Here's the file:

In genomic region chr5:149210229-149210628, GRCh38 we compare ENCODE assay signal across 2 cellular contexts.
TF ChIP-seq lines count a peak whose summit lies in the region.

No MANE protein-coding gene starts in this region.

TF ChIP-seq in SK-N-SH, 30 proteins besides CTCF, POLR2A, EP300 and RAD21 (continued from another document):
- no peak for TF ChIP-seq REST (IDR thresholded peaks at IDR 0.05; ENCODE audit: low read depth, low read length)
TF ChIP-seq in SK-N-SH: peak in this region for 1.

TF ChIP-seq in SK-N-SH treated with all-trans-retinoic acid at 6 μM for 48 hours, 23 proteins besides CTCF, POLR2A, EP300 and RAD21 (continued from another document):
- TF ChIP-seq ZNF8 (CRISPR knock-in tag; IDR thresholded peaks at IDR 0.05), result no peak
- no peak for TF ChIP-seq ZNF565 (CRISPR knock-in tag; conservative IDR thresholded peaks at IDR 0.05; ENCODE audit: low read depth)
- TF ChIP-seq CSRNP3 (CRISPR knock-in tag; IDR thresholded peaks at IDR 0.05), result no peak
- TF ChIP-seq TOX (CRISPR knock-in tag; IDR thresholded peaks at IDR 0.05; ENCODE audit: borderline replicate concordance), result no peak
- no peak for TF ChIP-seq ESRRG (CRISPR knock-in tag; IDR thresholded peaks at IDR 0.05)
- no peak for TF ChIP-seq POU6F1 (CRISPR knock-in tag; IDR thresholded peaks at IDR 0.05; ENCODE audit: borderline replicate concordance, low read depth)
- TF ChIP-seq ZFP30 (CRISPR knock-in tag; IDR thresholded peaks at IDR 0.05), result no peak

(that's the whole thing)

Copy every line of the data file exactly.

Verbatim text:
In genomic region chr5:149210229-149210628, GRCh38 we compare ENCODE assay signal across 2 cellular contexts.
TF ChIP-seq lines count a peak whose summit lies in the region.

No MANE protein-coding gene starts in this region.

TF ChIP-seq in SK-N-SH, 30 proteins besides CTCF, POLR2A, EP300 and RAD21 (continued from another document):
- no peak for TF ChIP-seq REST (IDR thresholded peaks at IDR 0.05; ENCODE audit: low read depth, low read length)
TF ChIP-seq in SK-N-SH: peak in this region for 1.

TF ChIP-seq in SK-N-SH treated with all-trans-retinoic acid at 6 μM for 48 hours, 23 proteins besides CTCF, POLR2A, EP300 and RAD21 (continued from another document):
- TF ChIP-seq ZNF8 (CRISPR knock-in tag; IDR thresholded peaks at IDR 0.05), result no peak
- no peak for TF ChIP-seq ZNF565 (CRISPR knock-in tag; conservative IDR thresholded peaks at IDR 0.05; ENCODE audit: low read depth)
- TF ChIP-seq CSRNP3 (CRISPR knock-in tag; IDR thresholded peaks at IDR 0.05), result no peak
- TF ChIP-seq TOX (CRISPR knock-in tag; IDR thresholded peaks at IDR 0.05; ENCODE audit: borderline replicate concordance), result no peak
- no peak for TF ChIP-seq ESRRG (CRISPR knock-in tag; IDR thresholded peaks at IDR 0.05)
- no peak for TF ChIP-seq POU6F1 (CRISPR knock-in tag; IDR thresholded peaks at IDR 0.05; ENCODE audit: borderline replicate concordance, low read depth)
- TF ChIP-seq ZFP30 (CRISPR knock-in tag; IDR thresholded peaks at IDR 0.05), result no peak